Britain’s energy watchdog has estimated that more than three billion barrels of oil lie unrecovered within “unsanctioned discoveries” on the UK Continental Shelf.
The majority of the resource lies within 350 untapped “small pools” of less than 50 million recoverable barrels that lie within potential tie back or extended reach drilling distance to existing industry infrastructure.
However, the Oil and Gas Authority (OGA) said a number of the pools lay outwith the reach of existing platforms and would require new infrastructure if they were to be exploited.
The analysis, completed by detailed maps of the discoveries, was developed by OGA as part of the Technology Leadership Board’s small pools group.
The work is supported by the National Subsea Research Initiative (NSRI), Centrica, EnQuest and the Industry Technology Facilitator.
OGA’s head of technology, Carlo Procaccini, said exploiting small pools was key to maximising the potential of UKCS.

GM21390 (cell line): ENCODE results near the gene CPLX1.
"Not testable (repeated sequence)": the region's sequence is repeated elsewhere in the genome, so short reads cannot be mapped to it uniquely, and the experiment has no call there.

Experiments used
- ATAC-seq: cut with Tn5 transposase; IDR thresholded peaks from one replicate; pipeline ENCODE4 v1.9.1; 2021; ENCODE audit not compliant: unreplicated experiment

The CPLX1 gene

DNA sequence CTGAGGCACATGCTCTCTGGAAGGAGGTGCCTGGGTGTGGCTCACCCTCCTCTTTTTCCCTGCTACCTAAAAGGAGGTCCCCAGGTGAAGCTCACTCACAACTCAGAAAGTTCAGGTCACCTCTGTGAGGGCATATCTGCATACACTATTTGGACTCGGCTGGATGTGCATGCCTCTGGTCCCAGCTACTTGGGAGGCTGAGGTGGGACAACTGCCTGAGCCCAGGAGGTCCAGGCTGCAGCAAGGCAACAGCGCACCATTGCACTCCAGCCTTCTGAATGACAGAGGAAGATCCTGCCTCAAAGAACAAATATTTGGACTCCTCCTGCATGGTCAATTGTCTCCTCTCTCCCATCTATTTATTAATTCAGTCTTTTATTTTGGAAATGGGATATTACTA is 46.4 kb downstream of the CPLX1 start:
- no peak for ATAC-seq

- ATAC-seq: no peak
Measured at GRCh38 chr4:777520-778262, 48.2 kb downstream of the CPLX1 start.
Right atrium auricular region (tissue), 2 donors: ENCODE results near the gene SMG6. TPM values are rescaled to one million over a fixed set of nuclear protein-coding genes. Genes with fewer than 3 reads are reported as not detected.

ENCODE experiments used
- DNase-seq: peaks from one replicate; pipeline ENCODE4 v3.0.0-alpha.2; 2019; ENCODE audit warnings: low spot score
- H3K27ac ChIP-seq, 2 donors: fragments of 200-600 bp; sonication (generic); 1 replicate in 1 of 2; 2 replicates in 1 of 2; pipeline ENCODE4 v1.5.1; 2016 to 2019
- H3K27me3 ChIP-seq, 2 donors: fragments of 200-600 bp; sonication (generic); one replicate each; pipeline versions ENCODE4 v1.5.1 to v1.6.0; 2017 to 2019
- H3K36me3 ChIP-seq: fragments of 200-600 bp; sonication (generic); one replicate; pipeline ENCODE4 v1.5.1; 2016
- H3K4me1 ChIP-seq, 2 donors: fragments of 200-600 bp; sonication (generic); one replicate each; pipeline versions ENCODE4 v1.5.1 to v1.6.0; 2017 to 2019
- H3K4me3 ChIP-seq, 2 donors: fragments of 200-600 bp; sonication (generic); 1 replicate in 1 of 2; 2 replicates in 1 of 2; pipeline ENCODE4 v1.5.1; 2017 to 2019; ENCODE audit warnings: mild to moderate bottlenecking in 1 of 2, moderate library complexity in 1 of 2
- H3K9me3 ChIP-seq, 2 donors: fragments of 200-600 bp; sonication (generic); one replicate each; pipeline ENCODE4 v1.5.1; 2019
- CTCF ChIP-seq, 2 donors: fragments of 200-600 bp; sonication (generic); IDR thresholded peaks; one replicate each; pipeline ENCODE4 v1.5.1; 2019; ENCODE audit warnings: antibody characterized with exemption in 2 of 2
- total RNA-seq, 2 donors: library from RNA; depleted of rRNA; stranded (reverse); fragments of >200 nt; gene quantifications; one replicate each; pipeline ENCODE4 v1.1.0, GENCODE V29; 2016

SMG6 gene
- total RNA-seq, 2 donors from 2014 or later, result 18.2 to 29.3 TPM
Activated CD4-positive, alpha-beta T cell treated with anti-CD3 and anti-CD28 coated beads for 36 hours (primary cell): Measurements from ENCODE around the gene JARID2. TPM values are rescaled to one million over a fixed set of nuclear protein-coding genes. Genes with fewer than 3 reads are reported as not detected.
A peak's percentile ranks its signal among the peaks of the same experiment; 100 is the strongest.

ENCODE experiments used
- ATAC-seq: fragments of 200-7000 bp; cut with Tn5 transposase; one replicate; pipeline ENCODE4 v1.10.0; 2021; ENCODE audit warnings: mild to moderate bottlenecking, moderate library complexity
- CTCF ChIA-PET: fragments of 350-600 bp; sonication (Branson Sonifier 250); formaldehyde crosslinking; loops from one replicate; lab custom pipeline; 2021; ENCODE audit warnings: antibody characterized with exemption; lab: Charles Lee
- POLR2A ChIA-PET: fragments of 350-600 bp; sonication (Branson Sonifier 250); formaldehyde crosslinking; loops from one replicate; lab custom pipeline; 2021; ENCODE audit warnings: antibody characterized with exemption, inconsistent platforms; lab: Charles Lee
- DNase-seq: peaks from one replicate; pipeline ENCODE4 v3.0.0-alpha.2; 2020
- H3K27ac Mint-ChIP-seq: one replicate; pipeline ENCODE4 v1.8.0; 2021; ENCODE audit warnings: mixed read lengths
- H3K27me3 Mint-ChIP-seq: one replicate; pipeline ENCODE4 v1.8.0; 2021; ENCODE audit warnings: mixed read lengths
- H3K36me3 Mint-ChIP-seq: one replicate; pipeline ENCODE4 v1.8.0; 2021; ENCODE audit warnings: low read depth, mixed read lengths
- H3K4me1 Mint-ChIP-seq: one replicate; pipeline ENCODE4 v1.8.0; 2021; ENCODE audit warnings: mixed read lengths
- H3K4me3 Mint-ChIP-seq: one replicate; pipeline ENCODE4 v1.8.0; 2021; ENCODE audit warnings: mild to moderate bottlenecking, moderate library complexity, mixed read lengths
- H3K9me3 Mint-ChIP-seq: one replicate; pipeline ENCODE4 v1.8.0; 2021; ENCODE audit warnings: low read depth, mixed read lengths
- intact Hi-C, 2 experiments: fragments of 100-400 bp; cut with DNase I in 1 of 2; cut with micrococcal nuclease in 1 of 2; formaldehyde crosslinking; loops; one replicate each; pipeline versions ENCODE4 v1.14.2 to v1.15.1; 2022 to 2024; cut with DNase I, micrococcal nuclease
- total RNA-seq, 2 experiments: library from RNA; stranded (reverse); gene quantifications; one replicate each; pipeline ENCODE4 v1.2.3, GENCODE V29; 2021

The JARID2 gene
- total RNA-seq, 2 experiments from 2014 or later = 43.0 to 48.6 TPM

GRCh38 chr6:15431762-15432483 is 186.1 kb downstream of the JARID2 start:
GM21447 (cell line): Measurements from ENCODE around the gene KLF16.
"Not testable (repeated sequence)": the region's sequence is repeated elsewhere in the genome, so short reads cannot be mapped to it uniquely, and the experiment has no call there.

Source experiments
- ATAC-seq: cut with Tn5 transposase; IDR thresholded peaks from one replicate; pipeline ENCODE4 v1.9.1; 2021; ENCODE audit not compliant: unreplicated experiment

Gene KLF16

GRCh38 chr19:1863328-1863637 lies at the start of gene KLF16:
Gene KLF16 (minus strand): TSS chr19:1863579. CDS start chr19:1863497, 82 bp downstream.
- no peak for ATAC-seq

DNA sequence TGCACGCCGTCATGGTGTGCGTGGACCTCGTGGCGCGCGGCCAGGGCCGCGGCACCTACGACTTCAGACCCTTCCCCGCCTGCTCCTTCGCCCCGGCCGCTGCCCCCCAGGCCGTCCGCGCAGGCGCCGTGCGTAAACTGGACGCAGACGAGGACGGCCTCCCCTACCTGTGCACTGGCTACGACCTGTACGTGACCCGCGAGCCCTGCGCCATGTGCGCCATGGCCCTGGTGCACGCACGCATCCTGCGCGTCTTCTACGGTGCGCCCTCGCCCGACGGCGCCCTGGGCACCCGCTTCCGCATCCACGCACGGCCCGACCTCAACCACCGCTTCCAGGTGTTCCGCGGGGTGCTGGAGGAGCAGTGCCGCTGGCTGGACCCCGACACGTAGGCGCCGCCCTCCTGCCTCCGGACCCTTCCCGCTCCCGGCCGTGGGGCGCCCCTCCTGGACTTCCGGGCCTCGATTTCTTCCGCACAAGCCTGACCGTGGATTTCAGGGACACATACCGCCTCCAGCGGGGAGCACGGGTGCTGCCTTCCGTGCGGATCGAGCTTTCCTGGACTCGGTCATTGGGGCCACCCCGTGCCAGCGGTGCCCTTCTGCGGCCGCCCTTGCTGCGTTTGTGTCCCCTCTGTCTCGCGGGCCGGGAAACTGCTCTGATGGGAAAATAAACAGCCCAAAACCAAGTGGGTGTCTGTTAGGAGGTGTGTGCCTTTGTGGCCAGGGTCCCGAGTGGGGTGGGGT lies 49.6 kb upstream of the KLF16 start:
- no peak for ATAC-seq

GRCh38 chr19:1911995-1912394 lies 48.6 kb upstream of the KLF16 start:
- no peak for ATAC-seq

He said: “We recognise the challenges operators are facing to develop these marginal oil and gas accumulations.
“Small pools represent a very significant opportunity to maximise economic recovery from the UKCS.
“Technology has an important role to play to reduce the cost of development wells, design optimised subsea infrastructure to existing host facilities and develop efficient standalone concepts.”
A number of technologies including mechanical hot taps, spooled pipeline products and standalone subsea storage solutions are being explored in the hope of improving recovery rates and the economics of small pool operations.
Dr Gordon Drummond, project director of NSRI, said: “Small pools have a national importance in terms of achieving MER (maximised economic recovery) and they must be considered as an industry asset if they are to be capitalised upon.
“Following an extensive mapping exercise, we now know exactly where these small pools are located and what is required to unlock their potential.
“If the subsea industry can rise to the challenge of economically tapping into these pools, the North Sea could have a whole new lease of life.
“Technology is only part of the solution, the industry must be much more receptive to innovation.”